Yellowstone bears don’t seem to break into cars like in Yosemite. If you are staying outside the park, you can find many options for pre-made lunches and other options or just go the cooler route. You will find plenty of places to have a picnic in the park. They have multiple picnic areas with tables or you can just find a good pull-out. 

Many people on the Facebook group ask about using a camp stove outside of the campgrounds. As long as you are using a gas stove, it’s my understanding you can cook in the picnic areas and pull-offs. Wood and charcoal stoves are restricted to fire rings. Wildfire is a serious concern in the parks, so please be careful. You can find ice in the stores in the various park villages and in the gateway towns. 

Some people have purchased heated food warmers they can plug into their car but I just like a snack system. It gives us more flexibility on timing and makes cleaning up easier. 

All that said, stopping for a cold drink or a delicious ice cream can make a nice topper to a long day of exploring and a treasured memory.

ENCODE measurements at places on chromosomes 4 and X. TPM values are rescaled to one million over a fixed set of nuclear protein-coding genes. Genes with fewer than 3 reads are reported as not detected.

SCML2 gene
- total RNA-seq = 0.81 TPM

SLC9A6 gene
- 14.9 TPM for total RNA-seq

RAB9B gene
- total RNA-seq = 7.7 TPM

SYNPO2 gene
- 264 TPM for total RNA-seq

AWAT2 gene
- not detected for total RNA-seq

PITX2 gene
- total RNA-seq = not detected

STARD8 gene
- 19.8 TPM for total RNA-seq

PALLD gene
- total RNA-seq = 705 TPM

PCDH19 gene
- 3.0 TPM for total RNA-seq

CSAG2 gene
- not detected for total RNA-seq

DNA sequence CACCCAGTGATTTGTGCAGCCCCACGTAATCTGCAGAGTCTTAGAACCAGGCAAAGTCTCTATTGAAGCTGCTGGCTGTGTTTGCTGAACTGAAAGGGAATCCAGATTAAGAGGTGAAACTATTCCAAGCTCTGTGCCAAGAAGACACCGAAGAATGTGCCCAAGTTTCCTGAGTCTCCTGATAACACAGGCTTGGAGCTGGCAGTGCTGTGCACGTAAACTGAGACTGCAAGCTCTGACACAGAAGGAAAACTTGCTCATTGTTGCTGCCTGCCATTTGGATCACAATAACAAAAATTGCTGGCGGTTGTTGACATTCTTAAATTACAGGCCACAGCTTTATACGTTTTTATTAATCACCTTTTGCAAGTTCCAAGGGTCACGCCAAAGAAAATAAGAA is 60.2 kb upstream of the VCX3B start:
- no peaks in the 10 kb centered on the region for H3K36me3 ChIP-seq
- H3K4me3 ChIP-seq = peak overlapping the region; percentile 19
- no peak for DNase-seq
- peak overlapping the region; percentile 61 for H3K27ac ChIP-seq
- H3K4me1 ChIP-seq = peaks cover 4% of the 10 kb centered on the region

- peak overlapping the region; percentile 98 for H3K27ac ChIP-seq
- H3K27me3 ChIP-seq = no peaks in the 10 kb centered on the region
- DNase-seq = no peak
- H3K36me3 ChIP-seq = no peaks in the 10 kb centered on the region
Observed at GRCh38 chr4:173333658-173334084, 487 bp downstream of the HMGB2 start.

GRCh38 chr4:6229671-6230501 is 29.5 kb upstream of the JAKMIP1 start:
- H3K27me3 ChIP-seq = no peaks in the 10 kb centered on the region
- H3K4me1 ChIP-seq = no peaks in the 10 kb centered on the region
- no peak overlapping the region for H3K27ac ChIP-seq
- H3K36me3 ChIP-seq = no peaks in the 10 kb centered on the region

As always, police your litter and don’t feed the animals, even the little cute ones. The animal that causes the most injuries in Glacier National Park is the chipmunk. And, often as not, a fed animal is a dead animal. They are not accustomed to human food and if they become a nuisance, the park will euthanize them to keep people safe.

Young boy eats whipped cream off top of milkshake in National Park cafe
We save park grills and cafes for sweet treats after a long hot day of adventure.

7. Ignoring all the great activities and sites just outside the park

Trick Rider standing on six horse team at the Livingston Roundup Rodeo
There are lots of opportunities to catch a rodeo around Yellowstone. This is at the Livingston Roundup that runs July 2-4 in Montana

Visiting Yellowstone National Park fulfills a lifelong dream for many people. However, the surrounding areas provide a lot of amazing views and activities that rival the park but with fewer people. Many of these you will not find in the park at all, or have to get into the backcountry to access them.

The surrounding gateway towns have some really nice restaurants. You can take a rafting trip or a scenic float or learn to fly fish while floating a river. You cannot float the rivers inside the park, so this is nice. In Paradise Valley to the north of the park, you can soak in hot springs in two different places or stay in a glamping establishment or in a luxurious lodge. You can dig for gemstones or go mountain biking. You can visit museums and see live music or even go to a rodeo.